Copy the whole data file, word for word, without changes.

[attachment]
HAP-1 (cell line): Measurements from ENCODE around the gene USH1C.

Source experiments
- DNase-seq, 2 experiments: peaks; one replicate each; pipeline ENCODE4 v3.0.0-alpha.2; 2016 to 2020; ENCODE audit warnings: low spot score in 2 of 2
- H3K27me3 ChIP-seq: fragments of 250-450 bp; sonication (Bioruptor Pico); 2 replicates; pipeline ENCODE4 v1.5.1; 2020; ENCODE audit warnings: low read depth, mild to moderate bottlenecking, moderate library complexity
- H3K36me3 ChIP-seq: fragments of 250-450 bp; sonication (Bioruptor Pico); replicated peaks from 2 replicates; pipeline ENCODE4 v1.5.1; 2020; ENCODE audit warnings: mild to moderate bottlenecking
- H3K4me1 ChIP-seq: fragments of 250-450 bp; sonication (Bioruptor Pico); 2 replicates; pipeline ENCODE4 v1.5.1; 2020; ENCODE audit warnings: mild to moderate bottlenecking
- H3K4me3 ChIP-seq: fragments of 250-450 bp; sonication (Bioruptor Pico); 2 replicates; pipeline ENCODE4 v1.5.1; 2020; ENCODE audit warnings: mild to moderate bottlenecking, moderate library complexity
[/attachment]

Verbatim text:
HAP-1 (cell line): Measurements from ENCODE around the gene USH1C.

Source experiments
- DNase-seq, 2 experiments: peaks; one replicate each; pipeline ENCODE4 v3.0.0-alpha.2; 2016 to 2020; ENCODE audit warnings: low spot score in 2 of 2
- H3K27me3 ChIP-seq: fragments of 250-450 bp; sonication (Bioruptor Pico); 2 replicates; pipeline ENCODE4 v1.5.1; 2020; ENCODE audit warnings: low read depth, mild to moderate bottlenecking, moderate library complexity
- H3K36me3 ChIP-seq: fragments of 250-450 bp; sonication (Bioruptor Pico); replicated peaks from 2 replicates; pipeline ENCODE4 v1.5.1; 2020; ENCODE audit warnings: mild to moderate bottlenecking
- H3K4me1 ChIP-seq: fragments of 250-450 bp; sonication (Bioruptor Pico); 2 replicates; pipeline ENCODE4 v1.5.1; 2020; ENCODE audit warnings: mild to moderate bottlenecking
- H3K4me3 ChIP-seq: fragments of 250-450 bp; sonication (Bioruptor Pico); 2 replicates; pipeline ENCODE4 v1.5.1; 2020; ENCODE audit warnings: mild to moderate bottlenecking, moderate library complexity